A type of computing, comparable to grid computing that relies on sharing computing resources rather than having local servers or personal devices to handle applications. The goal of cloud computing is to apply traditional supercomputing, or high-performance computing power, normally used by military and research facilities, to perform tens of trillions of computations per second, in consumer-oriented applications such as financial portfolios or even to deliver personalized information, or power immersive computer games.
To do this, cloud computing networks large groups of servers, usually those with low-cost consumer PC technology, with specialized connections to spread data-processing chores across them. This shared IT infrastructure contains large pools of systems that are linked together. Often, virtualization techniques are used to maximize the power of cloud computing. The standards for connecting the computer systems and the software needed to make cloud computing work are not fully defined at present time, leaving many companies to define their own cloud computing technologies.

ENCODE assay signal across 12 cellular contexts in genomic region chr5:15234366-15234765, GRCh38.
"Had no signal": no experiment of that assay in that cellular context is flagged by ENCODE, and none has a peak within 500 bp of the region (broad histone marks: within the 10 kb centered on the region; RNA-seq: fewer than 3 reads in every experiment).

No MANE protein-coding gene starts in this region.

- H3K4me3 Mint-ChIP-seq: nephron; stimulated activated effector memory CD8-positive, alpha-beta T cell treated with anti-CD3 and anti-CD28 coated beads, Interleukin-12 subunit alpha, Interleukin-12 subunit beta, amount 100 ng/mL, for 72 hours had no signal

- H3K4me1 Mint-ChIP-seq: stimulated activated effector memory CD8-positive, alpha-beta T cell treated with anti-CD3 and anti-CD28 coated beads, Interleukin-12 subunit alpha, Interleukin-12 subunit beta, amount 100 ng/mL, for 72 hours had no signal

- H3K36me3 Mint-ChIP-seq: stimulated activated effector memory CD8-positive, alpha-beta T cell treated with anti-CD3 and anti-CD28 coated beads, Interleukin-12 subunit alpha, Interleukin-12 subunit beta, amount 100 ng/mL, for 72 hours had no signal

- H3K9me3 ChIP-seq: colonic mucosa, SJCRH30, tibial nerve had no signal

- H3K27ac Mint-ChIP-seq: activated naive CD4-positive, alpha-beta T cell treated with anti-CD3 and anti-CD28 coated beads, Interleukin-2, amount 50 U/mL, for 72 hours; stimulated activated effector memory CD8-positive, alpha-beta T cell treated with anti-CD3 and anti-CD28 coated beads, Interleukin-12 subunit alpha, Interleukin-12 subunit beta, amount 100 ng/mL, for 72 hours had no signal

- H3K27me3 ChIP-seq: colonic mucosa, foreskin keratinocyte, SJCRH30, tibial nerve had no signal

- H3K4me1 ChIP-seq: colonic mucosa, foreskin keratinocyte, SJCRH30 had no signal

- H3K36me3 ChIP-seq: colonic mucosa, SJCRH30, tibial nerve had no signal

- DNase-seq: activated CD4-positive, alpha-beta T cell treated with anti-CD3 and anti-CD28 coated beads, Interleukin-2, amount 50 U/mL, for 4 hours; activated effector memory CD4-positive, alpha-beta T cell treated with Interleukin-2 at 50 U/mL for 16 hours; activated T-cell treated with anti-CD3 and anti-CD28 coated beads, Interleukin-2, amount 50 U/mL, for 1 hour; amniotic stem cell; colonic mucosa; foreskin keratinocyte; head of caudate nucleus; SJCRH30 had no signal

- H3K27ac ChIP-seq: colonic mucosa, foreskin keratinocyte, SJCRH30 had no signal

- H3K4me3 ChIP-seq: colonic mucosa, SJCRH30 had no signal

Systems offered by companies, like IBM’s “Blue Cloud” technologies for example, are based on open standards and open source software which link together computers that are used to to deliver Web 2.0 capabilities like mash-ups or mobile commerce. Cloud computing has started to obtain mass appeal in corporate data centers as it enables the data center to operate like the Internet work through the process of enabling computing resources to be accessed and shared as virtual resources in a secure and scalable manner